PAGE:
Beginning in 1944, the Red Army began offensives that eventually led to the reconquest of all three of the Baltic states. Kaunas again became the major centre of resistance against the Soviet regime. From the very start of the Lithuanian partisans war, the most important partisan districts were based around Kaunas. Although guerrilla warfare ended by 1953, Lithuanian opposition to Soviet rule did not. In 1956 people in the Kaunas region supported the uprising in Hungary by rioting. On All Souls' Day in 1956, the first public anti-Soviet protest rally took place in Kaunas: citizens burned candles in the Kaunas military cemetery and sang national songs, resulting in clashes with the Militsiya.
On 14 May 1972, 19-year-old Romas Kalanta, having proclaimed "Freedom for Lithuania!", immolated himself in the garden of the Musical Theatre, after making a speech denouncing the Soviet suppression of national and religious rights. The event broke into a politically charged riot, which was forcibly dispersed by the KGB and Militsiya. It led to new forms of resistance: passive resistance all around Lithuania. The continuous oppression of the Catholic Church and its resistance caused the appearance of the Chronicle of the Catholic Church in Lithuania. In strict conspiracy, Catholic priest Sigitas Tamkevičius (now the Archbishop Metropolitan of Kaunas) implemented this idea and its first issue was published in the Alytus district on 19 March 1972. The Kronika started a new phase of resistance in the life of Lithuania's Catholic Church and of all Lithuania fighting against the occupation by making known to the world the violation of the human rights and freedoms in Lithuania for almost two decades. On 1 November 1987, a non-sanctioned rally took place near the Kaunas Cathedral Basilica, where people gathered to mark famous Lithuanian poet Maironis' 125th-birthday anniversary. On 10 June 1988, the initiating group of the Kaunas movement of Sąjūdis was formed. On 9 October 1988, the Flag of Lithuania was raised above the tower of the Military Museum. Kaunas, along with Vilnius, became the scene of nearly constant demonstrations as the Lithuanians, embarked on a process of self-discovery. The bodies of Lithuanians who died in Siberian exile were brought back to their homeland for reburial, and the anniversaries of deportations as well as the important dates in Lithuanian history began to be noted with speeches and demonstrations. On 16 February 1989 Cardinal Vincentas Sladkevičius, for the first time, called for the independence of Lithuania in his sermon at the Kaunas Cathedral. After the services, 200,000 persons gathered in the centre of Kaunas to participate in the dedication of a new monument to freedom to replace the monument that had been torn down by the Soviet authorities after World War II.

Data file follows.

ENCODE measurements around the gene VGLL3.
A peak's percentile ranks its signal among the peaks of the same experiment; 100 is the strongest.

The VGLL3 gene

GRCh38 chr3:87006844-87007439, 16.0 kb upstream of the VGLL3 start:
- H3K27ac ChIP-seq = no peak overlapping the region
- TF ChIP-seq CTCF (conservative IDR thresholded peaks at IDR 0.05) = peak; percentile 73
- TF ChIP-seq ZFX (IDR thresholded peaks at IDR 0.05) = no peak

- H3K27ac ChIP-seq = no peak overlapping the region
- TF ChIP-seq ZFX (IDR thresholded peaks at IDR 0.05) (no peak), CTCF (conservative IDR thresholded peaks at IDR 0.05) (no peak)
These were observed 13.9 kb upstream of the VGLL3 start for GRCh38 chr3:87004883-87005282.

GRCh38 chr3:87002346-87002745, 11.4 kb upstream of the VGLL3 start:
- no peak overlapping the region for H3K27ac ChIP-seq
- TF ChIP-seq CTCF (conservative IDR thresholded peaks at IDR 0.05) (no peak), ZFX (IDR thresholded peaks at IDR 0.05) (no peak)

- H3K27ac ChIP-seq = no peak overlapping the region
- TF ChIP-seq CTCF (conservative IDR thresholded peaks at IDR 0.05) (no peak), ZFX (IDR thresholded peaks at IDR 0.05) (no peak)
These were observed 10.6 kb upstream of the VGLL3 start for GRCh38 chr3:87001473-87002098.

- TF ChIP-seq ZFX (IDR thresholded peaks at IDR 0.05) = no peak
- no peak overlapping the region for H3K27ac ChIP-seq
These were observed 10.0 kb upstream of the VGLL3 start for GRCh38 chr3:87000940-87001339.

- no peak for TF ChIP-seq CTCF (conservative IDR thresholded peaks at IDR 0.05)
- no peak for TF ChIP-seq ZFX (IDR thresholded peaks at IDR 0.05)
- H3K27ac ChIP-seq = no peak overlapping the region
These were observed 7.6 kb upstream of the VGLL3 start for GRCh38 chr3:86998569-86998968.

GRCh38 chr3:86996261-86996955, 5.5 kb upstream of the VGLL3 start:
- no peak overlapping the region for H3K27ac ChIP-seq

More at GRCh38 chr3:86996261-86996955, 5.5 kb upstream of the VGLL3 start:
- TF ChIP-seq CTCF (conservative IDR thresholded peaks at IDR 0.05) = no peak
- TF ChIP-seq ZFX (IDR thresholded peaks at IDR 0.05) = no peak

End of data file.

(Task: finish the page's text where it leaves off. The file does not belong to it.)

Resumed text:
After World War II Kaunas became the main industrial city of Lithuania—it produced about a quarter of Lithuania's industrial output.
After the proclamation of Lithuanian independence in 1990, Soviet attempts to suppress the rebellion focused on the Sitkūnai Radio Station. They were defended by the citizenry of Kaunas. Pope John Paul II said Holy Mass for the faithful of the Archdiocese of Kaunas at the Kaunas Cathedral Basilica and held a meeting with the young people of Lithuania at the S. Darius and S. Girėnas Stadium, during his visit to Lithuania in 1993. Kaunas natives Vytautas Landsbergis and Valdas Adamkus became the Head of state in 1990, and, respectively, in 1998 and 2004. Since the restoration of independence, improving substantially air and land transport links with Western Europe have made Kaunas easily accessible to foreign tourists. Kaunas is famous for its legendary basketball club Žalgiris, which was founded in 1944 and was one of the most popular nonviolent expressions of resistance during its struggle with the CSKA Moscow. In 2011, the largest indoor arena in the Baltic states was built and was named Žalgiris Arena. Kaunas hosted finals of the widely appreciated EuroBasket 2011. In March 2015 Kaunas interwar buildings has received a solid award—European Heritage Label. On 10 January 2017 Kaunas interwar modern architecture was included in the UNESCO World Heritage Site Tentative List. On 29 March 2017 Kaunas was named European Capital of Culture of 2022. On 28 September 2017 the winner of the M. K. Čiurlionis Concert Centre architectural competition was announced and the centre is planned to be completed by 2022, close to the Vytautas the Great Bridge.
Kaunas is divided into 12 elderates: